Browsing 'middle east' News

Ramdan in middle east_Qatar

The Holy month of Ramadan is about to get underway and Qatar, as well as the entire Middle East region, is high on excitement. Ramadan is the ninth month of the Islamic calendar and observed by Muslims worldwide as a month of fasting. Muslims are required to refrain from consuming food, drinking liquids, smoking and sexual relations. In some interpretations, swearing is forbidden. Eid al Fitr marks the End of Ramadan.

Ramadan 2018 will start on Wednesday, May 16, and will end on Thursday, June 14. The non-Muslim expat community will find it quite a stretch and will need to remember important dos and don’ts. Non-Muslims, young children, the sick, people with mental health illnesses, travellers, the elderly and women who are menstruating, pregnant, breast-feeding or have recently given birth, do not have to fast.

Since Ramadan is just a little over two weeks away, the routines in Qatar will change drastically. From beautiful decorations to Iftar feasts and lesser working hours, Ramadan is taken quite religiously here. Muslims are expected to follow the creeds of Ramadan, both in public and private spaces. They keep their thoughts and actions pure and use the month-long period for spiritual reflection. They rein in unwanted sentiments, such as anger, greed, envy, lust. Gossiping is considered unhealthy. They also mull over their spiritual beliefs, and strengthen their devotion by reciting the Holy Quran during the day.

More than any other time, the month of Ramadan can be challenging for the expat population.

Expats, take note

Ramadan for expats in Qatar

If you are planning to relocate to Qatar during the month of Ramadan, quash it. Government agencies and authorities are largely preoccupied with celebrations and are generally slow-moving in performing their duties. Offices close early and those at work are unusually not focused. Shops shut down before time and streets are generally deserted during daytime. These can be nerve-racking and you will find yourself with little direction and help that is normally available. It is better to relocate well before or after Ramadan.

You must accept invitations for an Iftar from observing locals. Bring dates and gifts. It strengthens the bond and sends a respectful message. Introduce yourself to your neighbours and visit Qatari families and friends and embrace the community spirit. Hug more and more to build affinity.

Even if you are a non-Muslim, it is impolite to eat, drink or smoke in public during the hours of daylight. If you can, try and participate in charitable activities and volunteer services.

You might want to leave Qatar for sometime during this time not just because of the punishing heat, but also because you don’t feel obliged to observe the rituals and be a part of it. Don’t. This is your chance to show that you appreciate their culture and are keen to celebrate with them. It’s a sign of friendliness.

Dress appropriately and do not play loud music. It’s considered intrusive and disturbing to those who are fasting. Be modest and patient.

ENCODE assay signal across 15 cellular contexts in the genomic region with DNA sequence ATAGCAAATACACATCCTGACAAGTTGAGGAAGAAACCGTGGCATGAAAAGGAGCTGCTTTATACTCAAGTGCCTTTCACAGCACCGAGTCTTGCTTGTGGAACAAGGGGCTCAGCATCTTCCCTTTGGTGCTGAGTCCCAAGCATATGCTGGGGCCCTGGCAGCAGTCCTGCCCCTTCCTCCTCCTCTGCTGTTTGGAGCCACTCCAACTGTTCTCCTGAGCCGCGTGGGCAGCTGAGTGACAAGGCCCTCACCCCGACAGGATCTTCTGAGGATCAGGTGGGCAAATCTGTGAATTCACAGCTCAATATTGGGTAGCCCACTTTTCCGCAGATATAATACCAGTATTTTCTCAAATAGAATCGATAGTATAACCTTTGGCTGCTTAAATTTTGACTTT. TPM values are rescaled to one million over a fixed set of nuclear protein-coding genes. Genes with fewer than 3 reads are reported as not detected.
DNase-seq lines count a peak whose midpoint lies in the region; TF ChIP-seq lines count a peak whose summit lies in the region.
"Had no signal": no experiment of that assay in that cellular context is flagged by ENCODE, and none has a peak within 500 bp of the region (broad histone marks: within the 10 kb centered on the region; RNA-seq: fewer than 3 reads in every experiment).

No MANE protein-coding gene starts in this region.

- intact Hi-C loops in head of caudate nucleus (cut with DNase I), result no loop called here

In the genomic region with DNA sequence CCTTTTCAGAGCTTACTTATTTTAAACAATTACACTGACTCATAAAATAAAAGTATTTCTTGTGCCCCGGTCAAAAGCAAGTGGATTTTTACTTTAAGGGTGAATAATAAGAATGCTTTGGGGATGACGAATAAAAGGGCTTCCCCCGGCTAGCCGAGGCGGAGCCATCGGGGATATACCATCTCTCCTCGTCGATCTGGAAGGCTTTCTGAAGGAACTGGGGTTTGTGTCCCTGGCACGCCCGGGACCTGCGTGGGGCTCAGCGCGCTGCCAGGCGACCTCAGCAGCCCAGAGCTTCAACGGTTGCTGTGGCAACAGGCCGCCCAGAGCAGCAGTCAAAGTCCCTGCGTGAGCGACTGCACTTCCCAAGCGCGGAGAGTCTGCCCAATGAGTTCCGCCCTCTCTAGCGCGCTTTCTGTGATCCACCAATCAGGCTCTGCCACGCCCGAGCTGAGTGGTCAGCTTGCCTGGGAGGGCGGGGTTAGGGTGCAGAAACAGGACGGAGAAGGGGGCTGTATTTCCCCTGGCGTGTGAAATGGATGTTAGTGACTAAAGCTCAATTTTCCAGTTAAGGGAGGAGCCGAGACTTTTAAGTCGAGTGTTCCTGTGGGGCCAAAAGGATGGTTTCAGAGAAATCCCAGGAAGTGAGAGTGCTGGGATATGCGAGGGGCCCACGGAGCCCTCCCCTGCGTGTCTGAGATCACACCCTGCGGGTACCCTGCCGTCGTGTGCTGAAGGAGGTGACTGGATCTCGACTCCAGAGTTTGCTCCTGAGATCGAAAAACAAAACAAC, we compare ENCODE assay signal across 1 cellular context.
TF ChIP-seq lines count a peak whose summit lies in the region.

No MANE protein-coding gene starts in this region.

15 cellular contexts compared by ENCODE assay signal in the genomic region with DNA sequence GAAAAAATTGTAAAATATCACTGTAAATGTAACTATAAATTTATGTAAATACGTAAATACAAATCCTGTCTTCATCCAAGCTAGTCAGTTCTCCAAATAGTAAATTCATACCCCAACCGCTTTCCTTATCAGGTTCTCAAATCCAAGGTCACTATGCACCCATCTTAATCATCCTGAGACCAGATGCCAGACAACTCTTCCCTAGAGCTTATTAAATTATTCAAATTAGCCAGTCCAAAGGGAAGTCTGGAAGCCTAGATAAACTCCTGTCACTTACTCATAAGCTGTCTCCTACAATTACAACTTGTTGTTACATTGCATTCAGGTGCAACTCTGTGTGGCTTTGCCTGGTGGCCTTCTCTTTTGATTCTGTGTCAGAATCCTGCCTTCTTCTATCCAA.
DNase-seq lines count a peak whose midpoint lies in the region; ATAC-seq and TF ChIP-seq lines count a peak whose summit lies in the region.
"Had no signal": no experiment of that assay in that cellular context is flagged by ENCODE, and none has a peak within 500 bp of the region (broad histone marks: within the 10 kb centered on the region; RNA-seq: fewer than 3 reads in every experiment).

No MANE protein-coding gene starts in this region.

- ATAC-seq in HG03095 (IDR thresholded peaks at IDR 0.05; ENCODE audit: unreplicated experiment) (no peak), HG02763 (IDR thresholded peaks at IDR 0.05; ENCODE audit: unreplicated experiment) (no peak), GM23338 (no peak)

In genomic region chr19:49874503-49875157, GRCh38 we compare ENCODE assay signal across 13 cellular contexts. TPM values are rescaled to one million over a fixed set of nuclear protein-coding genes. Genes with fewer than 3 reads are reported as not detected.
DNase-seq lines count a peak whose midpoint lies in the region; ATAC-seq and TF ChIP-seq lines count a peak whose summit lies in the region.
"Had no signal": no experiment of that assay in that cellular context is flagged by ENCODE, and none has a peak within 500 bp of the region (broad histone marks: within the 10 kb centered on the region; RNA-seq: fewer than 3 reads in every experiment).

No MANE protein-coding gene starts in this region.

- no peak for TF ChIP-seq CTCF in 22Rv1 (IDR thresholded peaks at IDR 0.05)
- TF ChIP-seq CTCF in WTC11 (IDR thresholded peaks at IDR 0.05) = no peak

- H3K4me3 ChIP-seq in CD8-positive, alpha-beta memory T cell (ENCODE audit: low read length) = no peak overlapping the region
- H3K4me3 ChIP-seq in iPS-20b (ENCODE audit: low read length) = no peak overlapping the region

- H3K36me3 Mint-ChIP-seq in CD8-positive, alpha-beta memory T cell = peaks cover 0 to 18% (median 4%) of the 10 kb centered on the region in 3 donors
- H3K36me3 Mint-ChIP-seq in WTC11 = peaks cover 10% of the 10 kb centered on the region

You will do well to steer clear of debates, arguments and fights since Ramadan is a time of peace and tranquility. Remember, you are not a natural in Qatar. You are seeking acceptance, and it comes only if you adhere to ground rules and show that you care. Play by the culture. Don’t go on kissing or cuddling your partner of the opposite sex in public. It’s especially offensive during the Holy month.

Try fasting yourself. It has health benefits, cleanses the soul, helps you understand your body better and helps you with self-control. Of course, in a way, it also makes you one of their own.

 

Over the past two months, tensions between Qatar and the UAE have reignited with claims and counter-claims relating to intrusion of warplanes to missing Qatar from the map at the new Louvre Abu Dhabi museum. US administration realises that the rift can lead to a major setback to US policy in the region. The first strategic US-Qatar dialogue that kick-started yesterday indicates a subtle hope to ease tensions in the gulf.

In the inaugural session of US-Qatar strategic dialogue US Secretary of State Rex W. Tillerson welcomed Qatar stating that “Qatar is a strong partner and a longtime friend of the United States. We value the U.S.-Qatar relationship and hope the talks today deepen our strategic ties”

The session focused on important areas of cooperation, including trade and investment, security, counterterrorism, energy, and aviation between Qatar and US. Apart from focusing on Civil Aviation the session focussed on memorandum of understanding that creates a framework for the United States to provide technical assistance and training to the Qatari Government on combatting human trafficking. The MoU will also lead to creation of a bilateral government working group to discuss labour practices in Qatar.

Tillerson also appreciated Qatar on making a considerable progress to improve efforts to combat terrorism. He further stated that “As the Gulf dispute nears the eight-month mark, the United States remains as concerned today as we were at its outset. This dispute has had direct negative consequences economically and militarily for those involved, as well as the United States.”

He further stressed that all parties must “minimize rhetoric, exercise restraint to avoid further escalation, and work toward a resolution. A united GCC bolsters our effectiveness on many fronts, particularly on counterterror – countering terrorism, defeating ISIS, and countering the spread of Iran’s malign influence.”